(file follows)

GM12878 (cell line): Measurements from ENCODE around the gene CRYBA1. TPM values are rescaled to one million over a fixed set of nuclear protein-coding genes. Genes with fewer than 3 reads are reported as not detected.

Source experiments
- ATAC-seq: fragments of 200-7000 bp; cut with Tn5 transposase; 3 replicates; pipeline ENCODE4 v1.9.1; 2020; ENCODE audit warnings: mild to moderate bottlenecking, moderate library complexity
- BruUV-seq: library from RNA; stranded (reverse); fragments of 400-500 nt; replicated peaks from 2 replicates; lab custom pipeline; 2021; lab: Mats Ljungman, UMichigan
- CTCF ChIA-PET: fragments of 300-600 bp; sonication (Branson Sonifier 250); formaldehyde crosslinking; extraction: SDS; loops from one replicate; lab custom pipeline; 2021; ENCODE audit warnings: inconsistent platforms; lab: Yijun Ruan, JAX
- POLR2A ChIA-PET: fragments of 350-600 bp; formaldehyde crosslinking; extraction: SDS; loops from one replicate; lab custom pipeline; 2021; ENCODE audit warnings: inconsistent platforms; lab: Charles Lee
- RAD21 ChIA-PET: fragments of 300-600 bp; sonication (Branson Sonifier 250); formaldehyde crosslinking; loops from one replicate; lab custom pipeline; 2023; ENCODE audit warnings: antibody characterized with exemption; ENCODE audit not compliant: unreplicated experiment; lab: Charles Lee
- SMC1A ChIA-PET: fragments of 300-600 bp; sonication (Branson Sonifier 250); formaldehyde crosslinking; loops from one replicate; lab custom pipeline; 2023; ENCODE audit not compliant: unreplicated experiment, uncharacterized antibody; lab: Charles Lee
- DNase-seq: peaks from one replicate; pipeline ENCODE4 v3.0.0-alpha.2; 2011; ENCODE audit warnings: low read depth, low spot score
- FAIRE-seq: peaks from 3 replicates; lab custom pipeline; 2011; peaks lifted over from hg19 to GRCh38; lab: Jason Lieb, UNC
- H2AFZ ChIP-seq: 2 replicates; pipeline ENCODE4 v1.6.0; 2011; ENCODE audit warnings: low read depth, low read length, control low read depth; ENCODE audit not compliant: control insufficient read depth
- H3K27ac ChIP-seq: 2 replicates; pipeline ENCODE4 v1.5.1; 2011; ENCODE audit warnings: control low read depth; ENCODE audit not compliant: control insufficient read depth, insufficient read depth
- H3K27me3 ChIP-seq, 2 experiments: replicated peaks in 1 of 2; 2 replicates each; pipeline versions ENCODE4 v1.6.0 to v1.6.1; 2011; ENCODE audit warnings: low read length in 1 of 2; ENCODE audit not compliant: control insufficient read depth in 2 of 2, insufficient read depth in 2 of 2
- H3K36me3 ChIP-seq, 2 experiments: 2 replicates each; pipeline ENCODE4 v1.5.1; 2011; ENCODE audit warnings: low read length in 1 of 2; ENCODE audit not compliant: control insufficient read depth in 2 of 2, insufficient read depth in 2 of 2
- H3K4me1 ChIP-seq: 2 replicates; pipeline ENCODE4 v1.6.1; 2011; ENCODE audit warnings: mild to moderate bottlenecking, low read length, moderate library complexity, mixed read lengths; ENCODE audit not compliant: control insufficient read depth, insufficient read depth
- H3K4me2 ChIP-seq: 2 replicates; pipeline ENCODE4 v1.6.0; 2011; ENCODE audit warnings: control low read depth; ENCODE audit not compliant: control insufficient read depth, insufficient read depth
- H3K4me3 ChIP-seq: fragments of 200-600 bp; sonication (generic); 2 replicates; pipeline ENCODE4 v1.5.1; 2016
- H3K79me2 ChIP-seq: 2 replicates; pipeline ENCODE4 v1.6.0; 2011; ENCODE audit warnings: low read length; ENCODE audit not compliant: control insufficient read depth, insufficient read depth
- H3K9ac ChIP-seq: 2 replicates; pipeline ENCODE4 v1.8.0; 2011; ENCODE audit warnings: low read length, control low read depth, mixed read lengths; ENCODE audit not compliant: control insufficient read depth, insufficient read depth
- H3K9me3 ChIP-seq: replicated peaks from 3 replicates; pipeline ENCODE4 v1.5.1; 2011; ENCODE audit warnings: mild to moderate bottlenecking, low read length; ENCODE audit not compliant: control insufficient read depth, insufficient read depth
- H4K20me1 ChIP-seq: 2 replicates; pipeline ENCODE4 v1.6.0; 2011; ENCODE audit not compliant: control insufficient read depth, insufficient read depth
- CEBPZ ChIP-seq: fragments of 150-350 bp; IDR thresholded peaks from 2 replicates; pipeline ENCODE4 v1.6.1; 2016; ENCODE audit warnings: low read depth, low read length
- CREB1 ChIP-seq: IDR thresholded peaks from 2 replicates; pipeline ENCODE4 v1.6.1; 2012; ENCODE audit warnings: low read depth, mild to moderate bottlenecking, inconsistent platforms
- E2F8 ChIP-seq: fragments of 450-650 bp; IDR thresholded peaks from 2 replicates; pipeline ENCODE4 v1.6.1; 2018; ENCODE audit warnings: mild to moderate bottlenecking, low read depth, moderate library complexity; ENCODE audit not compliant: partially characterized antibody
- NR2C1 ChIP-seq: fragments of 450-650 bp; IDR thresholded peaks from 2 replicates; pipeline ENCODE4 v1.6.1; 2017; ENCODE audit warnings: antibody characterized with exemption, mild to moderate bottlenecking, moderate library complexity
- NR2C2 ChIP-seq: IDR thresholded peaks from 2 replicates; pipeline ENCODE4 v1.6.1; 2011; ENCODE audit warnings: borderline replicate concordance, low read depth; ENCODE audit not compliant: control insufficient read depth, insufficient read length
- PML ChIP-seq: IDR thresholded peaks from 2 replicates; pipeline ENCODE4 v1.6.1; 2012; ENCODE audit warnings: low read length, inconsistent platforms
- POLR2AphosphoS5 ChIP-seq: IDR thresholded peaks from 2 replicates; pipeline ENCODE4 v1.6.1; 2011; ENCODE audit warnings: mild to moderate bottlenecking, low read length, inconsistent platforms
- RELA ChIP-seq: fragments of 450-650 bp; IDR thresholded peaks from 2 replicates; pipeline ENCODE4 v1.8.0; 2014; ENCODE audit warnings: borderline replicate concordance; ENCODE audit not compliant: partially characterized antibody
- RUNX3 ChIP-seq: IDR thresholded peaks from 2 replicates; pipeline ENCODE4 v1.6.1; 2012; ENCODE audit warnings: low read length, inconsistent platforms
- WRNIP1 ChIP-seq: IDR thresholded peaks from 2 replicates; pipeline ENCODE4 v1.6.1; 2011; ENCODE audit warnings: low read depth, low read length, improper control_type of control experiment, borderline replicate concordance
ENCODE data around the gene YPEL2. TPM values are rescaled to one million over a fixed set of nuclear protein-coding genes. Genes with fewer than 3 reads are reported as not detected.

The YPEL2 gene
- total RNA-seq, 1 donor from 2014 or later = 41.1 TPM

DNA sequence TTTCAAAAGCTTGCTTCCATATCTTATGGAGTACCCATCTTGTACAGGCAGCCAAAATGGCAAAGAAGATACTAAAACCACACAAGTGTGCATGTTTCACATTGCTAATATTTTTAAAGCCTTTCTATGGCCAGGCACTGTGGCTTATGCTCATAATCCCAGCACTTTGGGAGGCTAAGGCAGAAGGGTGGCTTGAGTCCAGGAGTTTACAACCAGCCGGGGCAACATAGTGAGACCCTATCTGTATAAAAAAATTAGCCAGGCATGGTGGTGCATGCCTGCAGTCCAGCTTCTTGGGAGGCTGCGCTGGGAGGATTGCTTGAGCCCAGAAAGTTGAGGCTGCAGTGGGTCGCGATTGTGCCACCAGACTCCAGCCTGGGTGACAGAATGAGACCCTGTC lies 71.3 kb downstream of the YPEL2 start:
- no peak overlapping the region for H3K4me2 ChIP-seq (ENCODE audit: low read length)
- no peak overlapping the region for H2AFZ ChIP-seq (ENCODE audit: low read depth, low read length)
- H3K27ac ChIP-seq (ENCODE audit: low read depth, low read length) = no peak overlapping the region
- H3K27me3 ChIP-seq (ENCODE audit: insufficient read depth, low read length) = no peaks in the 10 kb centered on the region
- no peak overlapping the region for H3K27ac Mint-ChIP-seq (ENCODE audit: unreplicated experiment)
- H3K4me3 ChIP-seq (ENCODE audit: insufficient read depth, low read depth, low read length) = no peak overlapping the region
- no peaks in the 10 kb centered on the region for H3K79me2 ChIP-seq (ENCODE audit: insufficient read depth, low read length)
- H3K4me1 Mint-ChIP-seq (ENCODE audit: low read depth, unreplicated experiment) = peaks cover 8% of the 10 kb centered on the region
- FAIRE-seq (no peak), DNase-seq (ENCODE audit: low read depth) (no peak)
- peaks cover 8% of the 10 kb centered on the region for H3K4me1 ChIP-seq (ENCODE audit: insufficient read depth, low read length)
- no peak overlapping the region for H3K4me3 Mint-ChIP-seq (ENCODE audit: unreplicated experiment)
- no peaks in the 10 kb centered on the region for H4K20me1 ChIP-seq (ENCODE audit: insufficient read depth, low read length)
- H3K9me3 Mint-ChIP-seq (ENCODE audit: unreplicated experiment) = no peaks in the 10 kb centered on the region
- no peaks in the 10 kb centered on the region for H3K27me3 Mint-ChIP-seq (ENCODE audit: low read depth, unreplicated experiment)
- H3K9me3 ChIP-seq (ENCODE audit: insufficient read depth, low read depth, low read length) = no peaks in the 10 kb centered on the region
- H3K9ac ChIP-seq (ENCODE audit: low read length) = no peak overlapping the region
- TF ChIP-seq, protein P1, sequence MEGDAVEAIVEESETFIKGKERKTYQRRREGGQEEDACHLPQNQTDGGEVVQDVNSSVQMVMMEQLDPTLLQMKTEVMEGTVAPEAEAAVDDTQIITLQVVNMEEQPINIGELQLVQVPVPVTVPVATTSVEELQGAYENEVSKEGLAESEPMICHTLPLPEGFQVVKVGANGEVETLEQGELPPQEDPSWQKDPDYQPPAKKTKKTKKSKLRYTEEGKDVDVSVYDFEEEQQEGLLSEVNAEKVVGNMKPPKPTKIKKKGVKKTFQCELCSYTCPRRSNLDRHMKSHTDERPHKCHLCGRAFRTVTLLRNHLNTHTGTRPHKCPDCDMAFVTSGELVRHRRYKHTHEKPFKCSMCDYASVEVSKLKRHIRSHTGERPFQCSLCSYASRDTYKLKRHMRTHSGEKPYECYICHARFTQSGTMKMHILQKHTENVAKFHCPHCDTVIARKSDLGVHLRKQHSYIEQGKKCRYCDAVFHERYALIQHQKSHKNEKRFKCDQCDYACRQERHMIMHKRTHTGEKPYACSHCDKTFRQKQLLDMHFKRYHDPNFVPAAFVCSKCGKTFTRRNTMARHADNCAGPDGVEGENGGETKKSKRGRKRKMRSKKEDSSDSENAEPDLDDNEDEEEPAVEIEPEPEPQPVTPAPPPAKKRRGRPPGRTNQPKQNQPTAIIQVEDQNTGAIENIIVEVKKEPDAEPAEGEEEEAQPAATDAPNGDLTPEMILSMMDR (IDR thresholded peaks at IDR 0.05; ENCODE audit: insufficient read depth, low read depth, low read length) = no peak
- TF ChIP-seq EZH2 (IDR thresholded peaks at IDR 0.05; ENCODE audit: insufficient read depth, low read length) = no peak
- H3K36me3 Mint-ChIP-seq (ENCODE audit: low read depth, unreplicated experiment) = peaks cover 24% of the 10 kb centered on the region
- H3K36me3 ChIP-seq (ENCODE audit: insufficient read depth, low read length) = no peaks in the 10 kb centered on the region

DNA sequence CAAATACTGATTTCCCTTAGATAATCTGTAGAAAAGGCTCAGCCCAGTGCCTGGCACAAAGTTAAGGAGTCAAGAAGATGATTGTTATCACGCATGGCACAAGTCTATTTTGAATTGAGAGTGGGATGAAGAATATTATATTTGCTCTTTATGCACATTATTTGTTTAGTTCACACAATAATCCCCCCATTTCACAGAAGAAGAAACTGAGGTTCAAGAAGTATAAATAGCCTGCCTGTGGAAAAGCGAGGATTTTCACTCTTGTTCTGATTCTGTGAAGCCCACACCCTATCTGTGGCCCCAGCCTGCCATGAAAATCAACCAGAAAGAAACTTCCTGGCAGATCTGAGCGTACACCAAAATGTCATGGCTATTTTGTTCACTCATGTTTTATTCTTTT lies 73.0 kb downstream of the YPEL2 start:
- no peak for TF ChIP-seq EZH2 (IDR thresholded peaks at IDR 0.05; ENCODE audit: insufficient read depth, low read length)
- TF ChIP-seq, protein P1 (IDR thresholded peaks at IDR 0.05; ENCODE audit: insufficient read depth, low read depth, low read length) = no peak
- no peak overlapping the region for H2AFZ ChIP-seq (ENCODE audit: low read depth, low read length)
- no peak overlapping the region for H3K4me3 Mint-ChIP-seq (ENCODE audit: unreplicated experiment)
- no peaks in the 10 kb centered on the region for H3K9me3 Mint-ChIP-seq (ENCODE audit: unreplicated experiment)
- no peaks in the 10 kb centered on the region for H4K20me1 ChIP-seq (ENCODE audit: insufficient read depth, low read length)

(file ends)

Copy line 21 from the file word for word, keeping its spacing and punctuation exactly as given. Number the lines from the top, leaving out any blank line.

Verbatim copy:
- H4K20me1 ChIP-seq: 2 replicates; pipeline ENCODE4 v1.6.0; 2011; ENCODE audit not compliant: control insufficient read depth, insufficient read depth